Listening to Ted Brackett sing and play guitar, it's hard to imagine that at one point he was in an acute care hospital fighting for his life.
He was the department chair of special education at Bonny Eagle High School and had just completed two workshop days in preparation for the new school year when, on Sept. 5, 2005, Ted fell several feet off a ladder while painting his house.
At the emergency room, Ted was diagnosed with life threatening injuries: a subarachnoid hemorrhage (severe brain injury), frontal lobe hematoma (swelling) and multiple rib fractures. While hospitalized, Ted also exhibited aphasia (impairment of the power to use or comprehend words) and dysphagia (difficulty swallowing). He had poor comprehension, insomnia and developed aspiration pneumonia. Therapy was provided to address cognition and impulsivity. The subarachnoid hemorrhage resolved and the frontal lobe hematoma improved.
On Sept.22, 2005 Ted transferred to New England Rehabilitation Hospital of Portland (NERHP) where he took the first steps toward recovery. For the next month, he received intense inpatient physical therapy, occupational therapy and speech therapy. Several issues were addressed during his therapies: mobility, balance, low back pain, orientation, muscle weakness, visual impairment and the inability to eat.
Ted says he only remembers the last two weeks of his inpatient three week stay at NERHP. But during the course of those two weeks he remembers the dedication of his nurses, the care exhibited by a volunteer who sat with him during his sleepless nights and the speech language pathologist who helped him eat every day during his lunch.
When Ted was discharged in October 2005, he was able to walk with supervision, a significant gain for Ted, and he was eating full meals. He still needed supervision and occasional assistance with many activities of daily living, but he was home. The next step was to participate in NERHP’s outpatient therapy programs.
"The lowest, lowest point in my life was when I was told I could never teach in a class room again," said Ted.
Hindered by mood changes, agitation, memory and attention deficits, Ted realized that he would not be able to teach in a class room and it was devastating for him. Over the next 14 months Ted worked very hard with his physical, occupational and speech therapists to help him develop the ability to retain and organize information. He learned to tap into the skills that he needs to help him function today from his exceptional educational background.
"I explain to people that all my knowledge is still in my brain, but it has to by-pass the areas that were damaged," said Ted. “My short term memory is starting to grow as I learn methods of retention."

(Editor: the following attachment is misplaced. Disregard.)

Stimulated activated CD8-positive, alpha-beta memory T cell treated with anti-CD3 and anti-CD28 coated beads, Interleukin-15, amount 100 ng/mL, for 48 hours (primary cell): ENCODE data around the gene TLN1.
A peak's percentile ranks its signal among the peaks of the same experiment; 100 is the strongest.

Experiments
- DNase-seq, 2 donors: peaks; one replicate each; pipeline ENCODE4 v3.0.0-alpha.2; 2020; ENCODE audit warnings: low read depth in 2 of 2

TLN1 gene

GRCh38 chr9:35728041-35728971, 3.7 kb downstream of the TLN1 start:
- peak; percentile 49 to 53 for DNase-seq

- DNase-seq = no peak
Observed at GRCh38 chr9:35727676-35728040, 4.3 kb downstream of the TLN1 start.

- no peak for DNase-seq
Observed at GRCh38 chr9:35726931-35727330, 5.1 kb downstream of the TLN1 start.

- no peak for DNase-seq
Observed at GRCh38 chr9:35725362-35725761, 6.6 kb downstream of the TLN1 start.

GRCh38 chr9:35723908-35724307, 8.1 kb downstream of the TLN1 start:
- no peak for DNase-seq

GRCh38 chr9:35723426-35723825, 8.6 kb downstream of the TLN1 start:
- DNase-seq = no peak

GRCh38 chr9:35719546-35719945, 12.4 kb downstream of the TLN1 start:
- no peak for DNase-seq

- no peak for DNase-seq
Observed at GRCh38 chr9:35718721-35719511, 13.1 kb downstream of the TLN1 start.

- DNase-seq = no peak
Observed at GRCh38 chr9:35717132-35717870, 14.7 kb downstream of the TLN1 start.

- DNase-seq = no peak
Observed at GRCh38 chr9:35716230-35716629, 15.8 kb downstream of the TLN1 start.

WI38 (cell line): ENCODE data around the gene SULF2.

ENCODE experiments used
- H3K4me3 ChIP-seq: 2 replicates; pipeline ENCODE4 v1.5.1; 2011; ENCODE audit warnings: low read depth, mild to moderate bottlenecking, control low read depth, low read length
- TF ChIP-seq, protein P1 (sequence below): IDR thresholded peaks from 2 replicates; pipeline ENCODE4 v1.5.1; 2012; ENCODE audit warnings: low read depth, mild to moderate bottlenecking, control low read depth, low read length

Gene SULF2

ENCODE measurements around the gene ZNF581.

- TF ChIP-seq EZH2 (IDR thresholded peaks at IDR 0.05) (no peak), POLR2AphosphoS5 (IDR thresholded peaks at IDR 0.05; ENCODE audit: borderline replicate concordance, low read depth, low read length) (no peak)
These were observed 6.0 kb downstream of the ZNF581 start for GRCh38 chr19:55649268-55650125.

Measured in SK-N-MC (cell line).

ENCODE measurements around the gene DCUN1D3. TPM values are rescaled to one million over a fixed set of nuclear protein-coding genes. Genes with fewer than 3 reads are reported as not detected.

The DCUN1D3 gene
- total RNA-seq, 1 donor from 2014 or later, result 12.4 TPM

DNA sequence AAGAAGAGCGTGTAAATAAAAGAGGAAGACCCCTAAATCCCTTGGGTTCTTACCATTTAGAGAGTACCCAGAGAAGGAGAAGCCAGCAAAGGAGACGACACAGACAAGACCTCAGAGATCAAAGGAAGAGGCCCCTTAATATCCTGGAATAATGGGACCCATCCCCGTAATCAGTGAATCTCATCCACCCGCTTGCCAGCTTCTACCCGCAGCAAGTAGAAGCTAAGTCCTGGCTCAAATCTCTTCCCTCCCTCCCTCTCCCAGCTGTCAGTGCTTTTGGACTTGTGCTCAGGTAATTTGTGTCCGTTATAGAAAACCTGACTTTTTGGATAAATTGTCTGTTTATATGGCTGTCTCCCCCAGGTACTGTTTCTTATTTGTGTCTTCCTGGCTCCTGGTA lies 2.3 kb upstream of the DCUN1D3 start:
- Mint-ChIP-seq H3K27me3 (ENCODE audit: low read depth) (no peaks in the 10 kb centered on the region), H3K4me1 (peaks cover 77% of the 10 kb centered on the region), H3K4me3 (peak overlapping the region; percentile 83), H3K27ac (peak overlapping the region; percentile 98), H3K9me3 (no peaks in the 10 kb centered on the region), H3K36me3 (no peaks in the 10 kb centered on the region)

Knowing what kind of life he led before the accident and the deficits that he now copes with contribute toward depression, an on-going challenge.
"If I could educate other brain injury patients about one thing, it would be about depression and that multi-disciplined therapy is the only answer," said Ted. “The therapists at New England Rehab taught me, worked with me and pushed me to go that extra step. As hard as some sessions were, when I left New England Rehab, I would say, 'thank you, thank you, thank you!'
His recreational therapist also played a big role in helping him with depression.
"Some days she and I would just talk," said Ted. “I could scream with frustration and anger. I could be sad. She was always there for me and listened."
It was during one of these sessions that his therapist discovered Ted loved music. He sang with the Downeasters Barbershop Chorus for 25 years and in the choir of his church. He had played guitar in his college days and was in a folk music group. He dusted off the guitar that sat untouched in the family room for the last 20 years and started music lessons at USM with his therapist by his side. Once a week you can hear Ted singing a favorite folk song and playing his guitar in one of the outpatient therapy rooms.
Upon graduation from NERHP’s physical, occupational and speech language pathology programs, he made vast improvements. Ted couldn't talk after his accident and now he talks normally and sings. He couldn't retain information and now he reads music and plays the guitar. He became a member of NERHP’s very own "Mariachi Singers," who sing to patients during the holidays.
He had trouble walking and now he snowshoes. He manages his day's activities with the guidance and support of his wife, Carol, and his daily planner. And, Ted was able to teach again. He also was able to volunteer his time at NERHP to tutor a patient who has aphasia from a stroke.
Ted has re-constructed a life where he is busy and actively involved in many activities. In Ted's case, the experiences of his past are no longer a forgotten song. He sings melodies from his heart, harmonizing the tunes of emotion, communication and knowledge at a perfect pitch.